Pahrump Town Board members appeared to have no interest in Chairman Harley Kulkin’s agenda items during Tuesday’s final town board meeting.
Kulkin wanted support for an item, that if passed, would establish a red-light district near two brothels on the south end town.
The other item requested the board support raising the room tax in Pahrump.
Addressing the first item, Pahrump Town Manager Susan Holecheck said in order to establish the red-light district, board members would have to abolish the current town ordinance pertaining to prostitution and escort services occurring within the boundaries of the Town of Pahrump.
The brothels, technically are not zoned within the town of Pahrump, but Nye County.
“Apparently there is, by some, a desire to create a red-light district way out where the brothels are,” she said. “The land that wants to join in that, according to the Regional Planning Commission is within Pahrump and not within Nye County, even though they are contiguous.”
Holecheck also said, though she understands some locals would like to have a red-light district in the community, she believes by acting on the agenda item, the board would essentially be putting the cart before the horse regarding the matter.
“I think it would be better to create the red light district and then have the town decide what it wants to do with the land within its boundaries.” she advised.
The town manager also said the action of removing the ordinance would not result in sexually oriented businesses popping up anywhere in the community.
“There are some safeguards when the original ordinance was done,” she said. “Pahrump didn’t have planning and zoning at the time and this prevented what we call sexually-oriented businesses, from occurring willy-nilly. We now have planning and zoning so even if we were to take away this ordinance, it doesn’t mean there’s going to be brothels allowed all over the place.”
Town Attorney Bret Meich provided something akin to a disclaimer prior to the board’s discussion.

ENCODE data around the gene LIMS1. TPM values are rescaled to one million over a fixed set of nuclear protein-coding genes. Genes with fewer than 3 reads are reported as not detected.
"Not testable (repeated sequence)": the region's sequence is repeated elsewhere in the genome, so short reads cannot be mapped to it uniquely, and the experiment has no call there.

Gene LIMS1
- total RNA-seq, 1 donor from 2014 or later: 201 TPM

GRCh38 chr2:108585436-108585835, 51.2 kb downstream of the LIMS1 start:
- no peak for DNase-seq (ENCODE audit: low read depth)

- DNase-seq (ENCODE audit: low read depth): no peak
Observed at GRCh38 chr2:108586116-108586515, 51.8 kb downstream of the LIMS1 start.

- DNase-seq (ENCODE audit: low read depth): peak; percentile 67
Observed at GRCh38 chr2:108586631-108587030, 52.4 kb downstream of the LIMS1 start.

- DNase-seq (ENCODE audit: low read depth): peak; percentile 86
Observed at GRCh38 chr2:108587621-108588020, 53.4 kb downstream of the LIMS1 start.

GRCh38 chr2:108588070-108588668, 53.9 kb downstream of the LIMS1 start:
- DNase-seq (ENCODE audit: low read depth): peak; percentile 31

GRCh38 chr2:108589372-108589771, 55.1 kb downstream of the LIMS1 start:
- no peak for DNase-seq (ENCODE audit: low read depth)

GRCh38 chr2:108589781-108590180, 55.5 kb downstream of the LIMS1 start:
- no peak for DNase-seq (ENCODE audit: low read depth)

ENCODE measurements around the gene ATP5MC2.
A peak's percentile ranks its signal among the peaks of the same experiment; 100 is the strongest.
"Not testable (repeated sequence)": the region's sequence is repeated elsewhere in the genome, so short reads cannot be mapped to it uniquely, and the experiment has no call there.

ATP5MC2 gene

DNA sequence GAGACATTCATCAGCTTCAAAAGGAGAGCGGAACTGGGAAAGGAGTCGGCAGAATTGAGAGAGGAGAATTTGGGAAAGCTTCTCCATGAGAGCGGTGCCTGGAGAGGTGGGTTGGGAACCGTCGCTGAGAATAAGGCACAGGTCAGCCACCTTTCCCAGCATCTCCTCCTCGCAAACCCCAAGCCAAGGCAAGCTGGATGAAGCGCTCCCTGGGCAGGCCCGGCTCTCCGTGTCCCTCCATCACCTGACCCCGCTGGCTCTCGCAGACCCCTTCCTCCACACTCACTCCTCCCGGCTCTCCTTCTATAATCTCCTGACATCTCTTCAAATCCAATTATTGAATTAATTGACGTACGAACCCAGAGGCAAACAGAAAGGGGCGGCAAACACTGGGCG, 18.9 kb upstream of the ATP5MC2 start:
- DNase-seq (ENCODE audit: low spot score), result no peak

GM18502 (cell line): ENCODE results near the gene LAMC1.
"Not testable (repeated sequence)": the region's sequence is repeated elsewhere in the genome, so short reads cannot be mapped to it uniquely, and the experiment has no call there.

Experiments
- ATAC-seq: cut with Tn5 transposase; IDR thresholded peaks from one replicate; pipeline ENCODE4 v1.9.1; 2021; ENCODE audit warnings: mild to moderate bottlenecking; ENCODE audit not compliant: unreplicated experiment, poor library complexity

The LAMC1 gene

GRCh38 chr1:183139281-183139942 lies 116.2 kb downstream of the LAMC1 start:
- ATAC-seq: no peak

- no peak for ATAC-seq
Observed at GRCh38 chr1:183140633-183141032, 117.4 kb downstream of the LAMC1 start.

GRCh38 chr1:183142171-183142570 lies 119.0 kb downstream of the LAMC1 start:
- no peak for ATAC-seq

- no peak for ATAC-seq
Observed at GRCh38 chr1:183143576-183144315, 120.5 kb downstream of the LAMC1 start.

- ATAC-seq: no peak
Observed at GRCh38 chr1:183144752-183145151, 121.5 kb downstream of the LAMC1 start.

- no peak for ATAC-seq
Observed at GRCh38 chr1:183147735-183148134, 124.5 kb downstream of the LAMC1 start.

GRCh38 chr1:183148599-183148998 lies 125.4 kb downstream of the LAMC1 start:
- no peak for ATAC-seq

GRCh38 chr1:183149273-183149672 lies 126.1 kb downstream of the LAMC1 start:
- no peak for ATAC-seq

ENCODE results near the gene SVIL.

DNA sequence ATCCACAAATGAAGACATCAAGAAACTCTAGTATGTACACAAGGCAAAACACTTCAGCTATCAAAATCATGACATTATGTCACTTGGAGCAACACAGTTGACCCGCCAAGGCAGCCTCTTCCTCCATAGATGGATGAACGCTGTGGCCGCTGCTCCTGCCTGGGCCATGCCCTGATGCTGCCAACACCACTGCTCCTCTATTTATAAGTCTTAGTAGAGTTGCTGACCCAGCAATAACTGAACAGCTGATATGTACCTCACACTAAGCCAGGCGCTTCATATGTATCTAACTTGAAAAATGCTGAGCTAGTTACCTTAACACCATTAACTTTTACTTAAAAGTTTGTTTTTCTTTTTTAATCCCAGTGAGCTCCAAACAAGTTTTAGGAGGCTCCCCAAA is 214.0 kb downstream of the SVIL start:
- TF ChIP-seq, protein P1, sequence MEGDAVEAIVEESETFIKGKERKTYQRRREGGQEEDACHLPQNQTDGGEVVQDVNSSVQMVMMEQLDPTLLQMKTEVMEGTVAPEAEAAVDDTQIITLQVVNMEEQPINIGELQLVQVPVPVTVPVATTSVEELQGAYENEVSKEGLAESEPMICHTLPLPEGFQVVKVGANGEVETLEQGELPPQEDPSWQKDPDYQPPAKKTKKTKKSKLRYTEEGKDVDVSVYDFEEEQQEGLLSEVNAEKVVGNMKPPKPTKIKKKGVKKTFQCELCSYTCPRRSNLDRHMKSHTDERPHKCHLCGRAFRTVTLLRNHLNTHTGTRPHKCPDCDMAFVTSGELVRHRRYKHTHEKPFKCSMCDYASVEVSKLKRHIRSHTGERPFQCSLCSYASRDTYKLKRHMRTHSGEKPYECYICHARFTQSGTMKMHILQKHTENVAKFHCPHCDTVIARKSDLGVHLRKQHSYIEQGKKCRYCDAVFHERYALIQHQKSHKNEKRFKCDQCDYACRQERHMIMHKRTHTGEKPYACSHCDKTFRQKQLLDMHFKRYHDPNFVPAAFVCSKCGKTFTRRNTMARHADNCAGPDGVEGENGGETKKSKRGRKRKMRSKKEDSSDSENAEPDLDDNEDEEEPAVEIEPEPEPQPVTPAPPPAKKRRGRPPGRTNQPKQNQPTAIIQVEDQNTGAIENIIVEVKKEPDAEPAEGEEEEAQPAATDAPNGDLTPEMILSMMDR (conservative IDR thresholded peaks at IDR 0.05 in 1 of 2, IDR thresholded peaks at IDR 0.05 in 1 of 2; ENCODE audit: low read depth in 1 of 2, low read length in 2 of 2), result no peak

“This item requires the adoption of the ordinance amending the town’s code,” he said. “To do that, you need to follow the procedures set forth in (state law) to do that,” Meich said. “If you vote tonight on this item, it will not effectuate into change to these ordinances in the code. However, you may discuss it among yourselves and consider alternatives.”
Following Meich’s caveat, Kulkin told the room why he initiated the agenda items.
“I believe it’s obsolete because the town of Pahrump is now under planning and zoning and planning and zoning addresses that,” the chairman said. “I believe that by removing the chapter, it would allow the areas to be moved into the town of Pahrump and that means the town would receive the property taxes and other taxes.”
Kulkin’s agenda item had its share of critics beyond his fellow board members.
Attorney Mark Connot representing Sheri’s Ranch Brothel, took umbrage to the agenda item.
Connot appealed to the town not to take any action to revoke the ordinance.
“Any attempt by the board to revoke or repeal PTO Chapter 18 at the Dec. 9, meeting would be void,” Connot said. “Not only must proper notice of the agenda be given, but if the board seeks to amend the PTO, it must ensure that the notice is properly and timely published pursuant to NRS Chapter 269.”
Connot said aside from procedural deficiencies, he has concerns regarding any attempt to revoke provisions of the PTO in the absence of analysis, input and debate.